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The T-SAR Approach to Study Nanofiltration Membranes

Posted on September 1, 2011 by Sterlitech Corporation There have been 0 comments

Scientists in Germany recently published a study in which they took a new approach to analyzing nanofiltration membranes. They used a methodology called “Thinking in terms of Structure-Activity-Relationships” (AKA T-SAR) that was first introduced in 2003 to determine the properties and the effects of different substance classes on biological systems. T-SAR was applied here to see if it could provide them with a better understanding of the NF membrane as well as predict the membrane’s performance for the recovery of ionic fluids.

T-SAR analysis makes it possible to analyze a chemical compound using only its three-dimensional chemical structure, but the process is made more difficult and complex as the size of the molecule increases. This characteristic of T-SAR creates a problem for NF materials. In order to overcome it, the researchers combined T-SAR methods with traditional membrane characterization procedures to gather more conclusive evidence on the importance of chemical structure for separation performance. The algorithm to conduct the T-SAR analysis of a chemical compound includes 17 steps in the areas of: Chemical Structure, Stereochemistry, Molecular Interaction Potentials, and Reactivity.

T-SAR Description
The Components of T-SAR Analysis (Click to Make Larger)

 
The materials involved for this experiment included two NF polyamide membranes (FilmTec NF-90 and NF-270) and three ionic liquids. In order to prep these membranes for T-SAR analysis, they were first subjected to some baseline analysis such as confirming their composition through spectroscopy and determining their pure water capability with an HP4750 stirred cell. The ionic fluids were tempered with deionized water to reduce the influence of additional ions and then cycled through the HP4750 to make samples of the feed, retentate, and permeate for ion-chromatography analysis.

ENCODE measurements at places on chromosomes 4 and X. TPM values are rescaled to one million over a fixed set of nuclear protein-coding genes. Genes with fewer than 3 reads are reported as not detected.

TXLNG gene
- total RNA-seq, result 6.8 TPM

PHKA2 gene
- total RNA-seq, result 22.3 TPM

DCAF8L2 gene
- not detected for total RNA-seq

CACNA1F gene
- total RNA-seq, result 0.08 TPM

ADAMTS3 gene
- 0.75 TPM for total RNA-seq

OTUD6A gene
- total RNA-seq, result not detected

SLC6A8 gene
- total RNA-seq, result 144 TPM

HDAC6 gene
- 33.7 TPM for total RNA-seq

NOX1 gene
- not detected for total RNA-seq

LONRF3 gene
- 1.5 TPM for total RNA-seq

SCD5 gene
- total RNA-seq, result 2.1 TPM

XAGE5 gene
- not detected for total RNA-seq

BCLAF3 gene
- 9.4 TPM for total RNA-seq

After this preparation and traditional analysis, the materials were then subject to the full T-SAR analysis procedure to determine if it really can be used to understand NF membranes and predict their performance. You’ll have to look at the full report for all of the detailed results of the T-SAR analysis.

After all this work, the authors concluded that, “the experimental values obtained for the filtration of such ionic liquids are in good agreement with the predictions.” So it looks like T-SAR methodology might be used more often in NF membrane experiments! Sehr gut!

Read the complete report here.


This post was posted in Chemistry, Nanofiltration

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